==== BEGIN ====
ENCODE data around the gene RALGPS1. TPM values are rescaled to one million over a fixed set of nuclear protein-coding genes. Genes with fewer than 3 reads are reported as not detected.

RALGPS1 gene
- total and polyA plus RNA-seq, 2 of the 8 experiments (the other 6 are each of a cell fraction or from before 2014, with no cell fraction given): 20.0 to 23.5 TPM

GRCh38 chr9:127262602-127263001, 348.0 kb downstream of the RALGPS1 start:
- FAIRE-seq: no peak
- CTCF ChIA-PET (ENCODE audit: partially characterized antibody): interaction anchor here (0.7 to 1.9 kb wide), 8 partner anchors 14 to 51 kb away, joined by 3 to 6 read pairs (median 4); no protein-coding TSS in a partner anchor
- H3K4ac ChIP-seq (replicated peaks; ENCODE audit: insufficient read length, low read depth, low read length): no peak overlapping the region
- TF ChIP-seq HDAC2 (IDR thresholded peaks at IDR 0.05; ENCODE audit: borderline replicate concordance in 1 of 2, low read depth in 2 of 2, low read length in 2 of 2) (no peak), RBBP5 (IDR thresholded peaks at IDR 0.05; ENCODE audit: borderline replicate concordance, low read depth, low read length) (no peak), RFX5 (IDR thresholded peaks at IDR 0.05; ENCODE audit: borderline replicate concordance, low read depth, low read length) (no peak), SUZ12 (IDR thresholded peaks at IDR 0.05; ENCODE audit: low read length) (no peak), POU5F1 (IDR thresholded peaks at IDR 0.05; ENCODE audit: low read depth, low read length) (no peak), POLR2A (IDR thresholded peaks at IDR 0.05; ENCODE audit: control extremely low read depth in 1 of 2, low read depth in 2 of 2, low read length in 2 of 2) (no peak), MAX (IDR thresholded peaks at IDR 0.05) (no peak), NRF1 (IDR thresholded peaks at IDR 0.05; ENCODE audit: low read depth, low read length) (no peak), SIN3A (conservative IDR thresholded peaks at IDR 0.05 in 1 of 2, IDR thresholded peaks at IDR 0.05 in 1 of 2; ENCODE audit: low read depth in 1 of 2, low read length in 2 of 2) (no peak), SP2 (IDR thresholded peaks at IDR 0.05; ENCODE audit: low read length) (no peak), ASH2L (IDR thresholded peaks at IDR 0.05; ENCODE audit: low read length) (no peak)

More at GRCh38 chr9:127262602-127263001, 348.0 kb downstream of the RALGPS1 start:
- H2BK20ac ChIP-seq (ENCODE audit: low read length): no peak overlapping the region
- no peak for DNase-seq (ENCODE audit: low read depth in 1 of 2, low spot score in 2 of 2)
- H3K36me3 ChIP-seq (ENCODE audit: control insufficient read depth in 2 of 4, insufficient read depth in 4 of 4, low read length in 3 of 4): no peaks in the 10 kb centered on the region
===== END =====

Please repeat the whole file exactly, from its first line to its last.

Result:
ENCODE data around the gene RALGPS1. TPM values are rescaled to one million over a fixed set of nuclear protein-coding genes. Genes with fewer than 3 reads are reported as not detected.

RALGPS1 gene
- total and polyA plus RNA-seq, 2 of the 8 experiments (the other 6 are each of a cell fraction or from before 2014, with no cell fraction given): 20.0 to 23.5 TPM

GRCh38 chr9:127262602-127263001, 348.0 kb downstream of the RALGPS1 start:
- FAIRE-seq: no peak
- CTCF ChIA-PET (ENCODE audit: partially characterized antibody): interaction anchor here (0.7 to 1.9 kb wide), 8 partner anchors 14 to 51 kb away, joined by 3 to 6 read pairs (median 4); no protein-coding TSS in a partner anchor
- H3K4ac ChIP-seq (replicated peaks; ENCODE audit: insufficient read length, low read depth, low read length): no peak overlapping the region
- TF ChIP-seq HDAC2 (IDR thresholded peaks at IDR 0.05; ENCODE audit: borderline replicate concordance in 1 of 2, low read depth in 2 of 2, low read length in 2 of 2) (no peak), RBBP5 (IDR thresholded peaks at IDR 0.05; ENCODE audit: borderline replicate concordance, low read depth, low read length) (no peak), RFX5 (IDR thresholded peaks at IDR 0.05; ENCODE audit: borderline replicate concordance, low read depth, low read length) (no peak), SUZ12 (IDR thresholded peaks at IDR 0.05; ENCODE audit: low read length) (no peak), POU5F1 (IDR thresholded peaks at IDR 0.05; ENCODE audit: low read depth, low read length) (no peak), POLR2A (IDR thresholded peaks at IDR 0.05; ENCODE audit: control extremely low read depth in 1 of 2, low read depth in 2 of 2, low read length in 2 of 2) (no peak), MAX (IDR thresholded peaks at IDR 0.05) (no peak), NRF1 (IDR thresholded peaks at IDR 0.05; ENCODE audit: low read depth, low read length) (no peak), SIN3A (conservative IDR thresholded peaks at IDR 0.05 in 1 of 2, IDR thresholded peaks at IDR 0.05 in 1 of 2; ENCODE audit: low read depth in 1 of 2, low read length in 2 of 2) (no peak), SP2 (IDR thresholded peaks at IDR 0.05; ENCODE audit: low read length) (no peak), ASH2L (IDR thresholded peaks at IDR 0.05; ENCODE audit: low read length) (no peak)

More at GRCh38 chr9:127262602-127263001, 348.0 kb downstream of the RALGPS1 start:
- H2BK20ac ChIP-seq (ENCODE audit: low read length): no peak overlapping the region
- no peak for DNase-seq (ENCODE audit: low read depth in 1 of 2, low spot score in 2 of 2)
- H3K36me3 ChIP-seq (ENCODE audit: control insufficient read depth in 2 of 4, insufficient read depth in 4 of 4, low read length in 3 of 4): no peaks in the 10 kb centered on the region